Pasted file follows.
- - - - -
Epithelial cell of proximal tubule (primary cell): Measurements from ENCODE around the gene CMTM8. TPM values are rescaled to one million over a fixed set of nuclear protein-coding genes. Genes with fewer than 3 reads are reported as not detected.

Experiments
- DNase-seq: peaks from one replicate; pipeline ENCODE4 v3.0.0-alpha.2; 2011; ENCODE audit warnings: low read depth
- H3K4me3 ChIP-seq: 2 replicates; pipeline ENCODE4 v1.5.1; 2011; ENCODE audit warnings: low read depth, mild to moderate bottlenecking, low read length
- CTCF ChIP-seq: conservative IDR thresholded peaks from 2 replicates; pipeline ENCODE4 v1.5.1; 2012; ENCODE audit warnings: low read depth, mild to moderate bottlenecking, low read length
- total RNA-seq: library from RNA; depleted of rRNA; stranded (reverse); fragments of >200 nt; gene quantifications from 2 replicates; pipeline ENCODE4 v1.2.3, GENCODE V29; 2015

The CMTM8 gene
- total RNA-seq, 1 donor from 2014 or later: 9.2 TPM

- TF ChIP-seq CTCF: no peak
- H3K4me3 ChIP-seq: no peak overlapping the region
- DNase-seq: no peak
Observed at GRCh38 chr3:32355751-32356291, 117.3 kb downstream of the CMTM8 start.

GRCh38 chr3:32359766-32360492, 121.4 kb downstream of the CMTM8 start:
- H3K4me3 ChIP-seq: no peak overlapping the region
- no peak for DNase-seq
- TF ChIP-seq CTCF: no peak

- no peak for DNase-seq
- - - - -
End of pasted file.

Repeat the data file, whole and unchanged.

Epithelial cell of proximal tubule (primary cell): Measurements from ENCODE around the gene CMTM8. TPM values are rescaled to one million over a fixed set of nuclear protein-coding genes. Genes with fewer than 3 reads are reported as not detected.

Experiments
- DNase-seq: peaks from one replicate; pipeline ENCODE4 v3.0.0-alpha.2; 2011; ENCODE audit warnings: low read depth
- H3K4me3 ChIP-seq: 2 replicates; pipeline ENCODE4 v1.5.1; 2011; ENCODE audit warnings: low read depth, mild to moderate bottlenecking, low read length
- CTCF ChIP-seq: conservative IDR thresholded peaks from 2 replicates; pipeline ENCODE4 v1.5.1; 2012; ENCODE audit warnings: low read depth, mild to moderate bottlenecking, low read length
- total RNA-seq: library from RNA; depleted of rRNA; stranded (reverse); fragments of >200 nt; gene quantifications from 2 replicates; pipeline ENCODE4 v1.2.3, GENCODE V29; 2015

The CMTM8 gene
- total RNA-seq, 1 donor from 2014 or later: 9.2 TPM

- TF ChIP-seq CTCF: no peak
- H3K4me3 ChIP-seq: no peak overlapping the region
- DNase-seq: no peak
Observed at GRCh38 chr3:32355751-32356291, 117.3 kb downstream of the CMTM8 start.

GRCh38 chr3:32359766-32360492, 121.4 kb downstream of the CMTM8 start:
- H3K4me3 ChIP-seq: no peak overlapping the region
- no peak for DNase-seq
- TF ChIP-seq CTCF: no peak

- no peak for DNase-seq